In addition to their son, she is survived by a daughter, Diana Wasserman Dianuzzo; two half sisters, Bonnie Richter and Paula Wolfe; and, yes, five grandchildren. Just after she died, a great-granddaughter was born.
Adopting her mother’s original surname for professional reasons, Ms. Wile worked as a singer, composer and lyricist. (With Don Elliott, she wrote the music and lyrics to several songs in the 1975 film “The Happy Hooker.”) She also acted in Off Broadway and regional theater and later supported herself by proofreading legal documents.
As a divorced single mother pursuing a career, Ms. Wile acknowledged in her book “Grandmothers Against the War: Getting Off Our Fannies & Standing Up for Peace” (2008) that she had been relatively unconcerned about the Vietnam War.
“I was then what I find so reprehensible about people now,” she wrote. “Apathetic.”
She first took action against the war in Iraq in November 2003, about eight months after it started, when she organized a rally protesting what she saw as the United States’ open-ended military involvement there. Soon she began the weekly protests, which included songs, speeches and signs. When the grandmothers needed a stimulus, they got more aggressive.
In 2006, armed with a bucket of cookies, Ms. Wile was one of 18 women, aged 59 to 91, who tried to enlist at the Times Square armed forces recruiting station. When they were rebuffed, they staged a sit-in outside. They were gingerly handcuffed, jailed for more than four hours and charged with disorderly conduct, which carried a 15-day sentence.
A six-day nonjury trial ensued in Manhattan Criminal Court, during which Norman Siegel, the civil liberties lawyer, pointed out that no one had been blocked from entering the recruiting station because the only people who had wanted to enlist that afternoon were the protesters themselves, and they were barred.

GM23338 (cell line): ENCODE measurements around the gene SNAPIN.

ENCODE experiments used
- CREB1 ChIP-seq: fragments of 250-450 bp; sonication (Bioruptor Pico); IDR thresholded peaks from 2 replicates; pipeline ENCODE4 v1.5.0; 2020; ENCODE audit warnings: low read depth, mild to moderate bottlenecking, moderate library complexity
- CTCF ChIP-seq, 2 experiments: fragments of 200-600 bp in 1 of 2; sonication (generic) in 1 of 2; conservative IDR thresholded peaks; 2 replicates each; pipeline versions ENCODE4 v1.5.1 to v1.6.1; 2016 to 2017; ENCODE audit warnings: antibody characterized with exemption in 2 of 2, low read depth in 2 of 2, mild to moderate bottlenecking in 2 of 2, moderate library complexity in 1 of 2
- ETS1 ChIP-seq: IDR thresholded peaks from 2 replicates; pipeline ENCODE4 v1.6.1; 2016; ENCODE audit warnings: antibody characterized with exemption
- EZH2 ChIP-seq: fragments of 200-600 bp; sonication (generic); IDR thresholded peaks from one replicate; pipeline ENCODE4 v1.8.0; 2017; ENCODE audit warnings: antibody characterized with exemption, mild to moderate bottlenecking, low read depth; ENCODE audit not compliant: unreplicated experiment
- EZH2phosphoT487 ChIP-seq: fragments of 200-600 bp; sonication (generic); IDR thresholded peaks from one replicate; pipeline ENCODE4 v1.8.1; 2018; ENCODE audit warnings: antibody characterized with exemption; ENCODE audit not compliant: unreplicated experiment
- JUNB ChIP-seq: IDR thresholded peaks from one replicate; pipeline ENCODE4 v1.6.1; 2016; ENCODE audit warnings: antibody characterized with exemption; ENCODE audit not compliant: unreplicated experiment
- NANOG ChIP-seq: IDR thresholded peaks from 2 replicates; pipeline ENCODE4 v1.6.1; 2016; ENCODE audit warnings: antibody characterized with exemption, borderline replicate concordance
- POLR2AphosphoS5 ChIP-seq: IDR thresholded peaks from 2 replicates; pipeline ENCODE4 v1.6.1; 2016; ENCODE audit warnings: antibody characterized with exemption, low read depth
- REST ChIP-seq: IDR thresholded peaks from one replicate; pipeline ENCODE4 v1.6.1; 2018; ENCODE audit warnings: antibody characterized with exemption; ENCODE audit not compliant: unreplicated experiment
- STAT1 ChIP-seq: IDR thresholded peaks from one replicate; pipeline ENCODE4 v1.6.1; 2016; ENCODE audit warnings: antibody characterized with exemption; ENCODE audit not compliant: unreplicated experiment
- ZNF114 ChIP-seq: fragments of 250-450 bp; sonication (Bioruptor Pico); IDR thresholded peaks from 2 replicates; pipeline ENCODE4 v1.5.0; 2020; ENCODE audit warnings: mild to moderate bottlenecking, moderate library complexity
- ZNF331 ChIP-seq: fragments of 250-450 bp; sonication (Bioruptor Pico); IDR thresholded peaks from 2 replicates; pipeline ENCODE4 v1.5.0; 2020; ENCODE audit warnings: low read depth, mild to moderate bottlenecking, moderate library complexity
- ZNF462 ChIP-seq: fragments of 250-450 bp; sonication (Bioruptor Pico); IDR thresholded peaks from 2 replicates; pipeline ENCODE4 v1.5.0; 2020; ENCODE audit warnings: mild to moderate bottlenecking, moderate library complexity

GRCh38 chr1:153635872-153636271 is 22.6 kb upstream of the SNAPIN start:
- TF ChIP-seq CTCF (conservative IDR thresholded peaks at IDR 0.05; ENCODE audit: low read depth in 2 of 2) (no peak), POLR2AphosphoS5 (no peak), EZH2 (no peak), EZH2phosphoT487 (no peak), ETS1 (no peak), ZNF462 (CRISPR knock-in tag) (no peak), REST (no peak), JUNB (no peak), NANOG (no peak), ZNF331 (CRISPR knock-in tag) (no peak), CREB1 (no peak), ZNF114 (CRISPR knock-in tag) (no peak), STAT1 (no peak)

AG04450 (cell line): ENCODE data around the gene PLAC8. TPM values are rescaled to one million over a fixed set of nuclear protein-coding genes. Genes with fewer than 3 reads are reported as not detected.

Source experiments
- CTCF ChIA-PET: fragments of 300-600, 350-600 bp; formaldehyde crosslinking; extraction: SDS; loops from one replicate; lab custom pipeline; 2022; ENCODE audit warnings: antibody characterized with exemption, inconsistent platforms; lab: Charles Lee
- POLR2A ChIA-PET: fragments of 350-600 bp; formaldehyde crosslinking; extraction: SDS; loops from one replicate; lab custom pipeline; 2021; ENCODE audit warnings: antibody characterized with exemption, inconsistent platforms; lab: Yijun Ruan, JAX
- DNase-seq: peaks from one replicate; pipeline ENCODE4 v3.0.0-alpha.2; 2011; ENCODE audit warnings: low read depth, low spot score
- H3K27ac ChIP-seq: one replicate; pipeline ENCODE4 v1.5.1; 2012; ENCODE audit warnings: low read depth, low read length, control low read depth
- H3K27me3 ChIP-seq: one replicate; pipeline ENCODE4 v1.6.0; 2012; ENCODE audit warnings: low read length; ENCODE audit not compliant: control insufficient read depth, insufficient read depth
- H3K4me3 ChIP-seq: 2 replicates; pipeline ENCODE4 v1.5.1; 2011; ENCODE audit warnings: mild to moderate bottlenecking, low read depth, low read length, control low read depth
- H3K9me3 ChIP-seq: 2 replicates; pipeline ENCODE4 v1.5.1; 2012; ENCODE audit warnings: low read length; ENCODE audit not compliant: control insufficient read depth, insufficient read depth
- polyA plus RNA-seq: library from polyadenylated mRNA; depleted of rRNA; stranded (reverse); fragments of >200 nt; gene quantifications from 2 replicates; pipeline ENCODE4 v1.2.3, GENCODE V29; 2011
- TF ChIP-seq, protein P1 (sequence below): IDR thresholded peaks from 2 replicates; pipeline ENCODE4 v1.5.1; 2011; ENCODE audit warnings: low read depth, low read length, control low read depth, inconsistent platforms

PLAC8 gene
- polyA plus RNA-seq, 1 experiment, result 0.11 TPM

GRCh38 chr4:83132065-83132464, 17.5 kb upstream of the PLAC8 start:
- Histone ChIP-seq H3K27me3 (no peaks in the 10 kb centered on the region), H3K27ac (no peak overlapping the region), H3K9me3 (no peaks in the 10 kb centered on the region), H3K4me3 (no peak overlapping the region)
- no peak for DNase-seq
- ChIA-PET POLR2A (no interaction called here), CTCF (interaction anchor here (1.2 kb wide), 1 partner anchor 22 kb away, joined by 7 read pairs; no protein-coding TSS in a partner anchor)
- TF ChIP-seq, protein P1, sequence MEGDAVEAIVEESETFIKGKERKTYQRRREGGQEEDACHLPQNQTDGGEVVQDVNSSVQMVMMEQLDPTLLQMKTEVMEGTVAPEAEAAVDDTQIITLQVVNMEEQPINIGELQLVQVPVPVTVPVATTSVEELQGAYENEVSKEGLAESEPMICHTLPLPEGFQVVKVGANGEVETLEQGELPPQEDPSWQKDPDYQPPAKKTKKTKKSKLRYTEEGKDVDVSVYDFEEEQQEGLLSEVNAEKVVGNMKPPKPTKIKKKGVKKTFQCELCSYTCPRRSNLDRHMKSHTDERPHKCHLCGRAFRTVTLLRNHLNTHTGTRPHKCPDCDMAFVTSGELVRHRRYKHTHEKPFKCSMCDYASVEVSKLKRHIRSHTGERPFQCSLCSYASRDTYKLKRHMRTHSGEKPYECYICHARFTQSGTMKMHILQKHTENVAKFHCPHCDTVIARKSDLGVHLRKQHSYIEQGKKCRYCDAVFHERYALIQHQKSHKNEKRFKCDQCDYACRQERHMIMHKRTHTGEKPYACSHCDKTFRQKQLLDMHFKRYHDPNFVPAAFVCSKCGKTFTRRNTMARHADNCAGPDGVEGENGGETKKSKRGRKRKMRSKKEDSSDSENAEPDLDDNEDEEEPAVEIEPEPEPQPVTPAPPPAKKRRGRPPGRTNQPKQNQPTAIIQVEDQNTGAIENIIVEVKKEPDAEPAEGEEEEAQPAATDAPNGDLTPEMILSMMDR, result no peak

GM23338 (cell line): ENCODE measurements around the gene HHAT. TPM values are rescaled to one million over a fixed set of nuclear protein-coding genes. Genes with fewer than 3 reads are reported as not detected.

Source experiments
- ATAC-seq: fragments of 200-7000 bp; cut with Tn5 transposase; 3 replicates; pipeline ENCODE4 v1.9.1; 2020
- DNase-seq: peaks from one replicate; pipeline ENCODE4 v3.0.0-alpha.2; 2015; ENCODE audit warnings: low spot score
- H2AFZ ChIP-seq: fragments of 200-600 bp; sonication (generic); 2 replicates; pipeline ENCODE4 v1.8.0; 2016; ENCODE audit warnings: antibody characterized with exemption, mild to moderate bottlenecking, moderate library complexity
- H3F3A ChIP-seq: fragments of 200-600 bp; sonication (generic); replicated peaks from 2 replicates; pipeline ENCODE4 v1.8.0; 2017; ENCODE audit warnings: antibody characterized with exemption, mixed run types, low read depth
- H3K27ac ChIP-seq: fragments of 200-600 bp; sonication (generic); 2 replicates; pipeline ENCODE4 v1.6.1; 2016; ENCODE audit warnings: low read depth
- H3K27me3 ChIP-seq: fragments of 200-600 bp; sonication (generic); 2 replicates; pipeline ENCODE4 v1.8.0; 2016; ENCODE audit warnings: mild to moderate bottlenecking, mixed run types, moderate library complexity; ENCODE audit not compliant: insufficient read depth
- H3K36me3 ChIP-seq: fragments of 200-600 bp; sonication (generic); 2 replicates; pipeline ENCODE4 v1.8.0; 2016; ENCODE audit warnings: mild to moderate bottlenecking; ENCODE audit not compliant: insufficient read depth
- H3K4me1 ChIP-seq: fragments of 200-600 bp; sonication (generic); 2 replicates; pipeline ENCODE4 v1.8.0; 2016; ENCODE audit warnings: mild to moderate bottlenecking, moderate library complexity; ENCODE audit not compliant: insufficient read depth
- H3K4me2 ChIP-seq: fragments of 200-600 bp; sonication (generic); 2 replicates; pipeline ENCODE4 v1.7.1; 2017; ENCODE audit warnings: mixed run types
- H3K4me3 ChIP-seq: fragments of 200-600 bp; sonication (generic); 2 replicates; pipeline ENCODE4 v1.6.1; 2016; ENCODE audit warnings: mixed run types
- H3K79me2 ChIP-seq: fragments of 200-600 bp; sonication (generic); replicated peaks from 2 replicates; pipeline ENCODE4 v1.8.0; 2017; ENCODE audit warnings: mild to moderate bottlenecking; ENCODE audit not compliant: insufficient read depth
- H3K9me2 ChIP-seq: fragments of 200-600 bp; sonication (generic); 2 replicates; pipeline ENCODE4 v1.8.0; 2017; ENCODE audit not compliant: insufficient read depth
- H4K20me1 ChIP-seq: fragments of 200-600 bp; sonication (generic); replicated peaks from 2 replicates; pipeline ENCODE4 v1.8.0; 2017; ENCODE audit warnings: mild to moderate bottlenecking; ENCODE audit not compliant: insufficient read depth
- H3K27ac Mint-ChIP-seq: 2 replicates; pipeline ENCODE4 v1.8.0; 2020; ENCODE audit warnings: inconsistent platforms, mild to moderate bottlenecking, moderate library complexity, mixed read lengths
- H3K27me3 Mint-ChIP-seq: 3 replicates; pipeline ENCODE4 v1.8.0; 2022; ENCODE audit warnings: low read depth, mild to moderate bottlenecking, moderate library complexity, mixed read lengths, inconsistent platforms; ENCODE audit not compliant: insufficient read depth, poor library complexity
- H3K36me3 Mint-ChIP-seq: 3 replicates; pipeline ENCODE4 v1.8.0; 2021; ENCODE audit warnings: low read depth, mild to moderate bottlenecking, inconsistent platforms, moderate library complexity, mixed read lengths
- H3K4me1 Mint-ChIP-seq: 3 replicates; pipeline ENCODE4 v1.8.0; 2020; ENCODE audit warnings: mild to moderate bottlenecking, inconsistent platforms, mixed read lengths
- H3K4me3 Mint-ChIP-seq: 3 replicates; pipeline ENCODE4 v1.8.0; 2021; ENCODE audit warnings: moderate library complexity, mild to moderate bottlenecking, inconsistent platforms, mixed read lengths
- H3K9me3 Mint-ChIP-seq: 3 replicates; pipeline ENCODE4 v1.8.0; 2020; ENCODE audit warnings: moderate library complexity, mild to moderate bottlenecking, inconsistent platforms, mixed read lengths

At the trial, some defendants recited their résumés of participation in previous protests dating to the spy trial of Julius and Ethel Rosenberg in the early 1950s. When queried about her age, one defendant took the Fifth Amendment. Another was asked if, in trying to enlist, she was actually prepared to go to war.
“Yes,” the woman replied. “I was totally prepared. I had just recently gotten divorced.”
Ms. Wile was responsible for what seemed to a “Perry Mason”-like moment, when she suddenly produced a police permit for a demonstration. A prosecutor pointed out, however, that the permit was for a protest in Duffy Square, several blocks north of the recruiting station.
Still, on the grounds that the grandmothers were obstructing neither the door to the enlistment site nor justice, Judge Neil E. Ross found the defendants not guilty.
In 2009, some of the same women were arrested again in Times Square protesting the Obama administration’s decision to keep American troops in Iraq and to escalate the war in Afghanistan. Prosecutors dropped the charges.
The weekly protests ended in 2012.
“But I think we helped jump start the anti-Iraq war movement here in the city,” Ms. Wile said. “We threw some seeds in the air, and maybe they landed somewhere and sprouted.”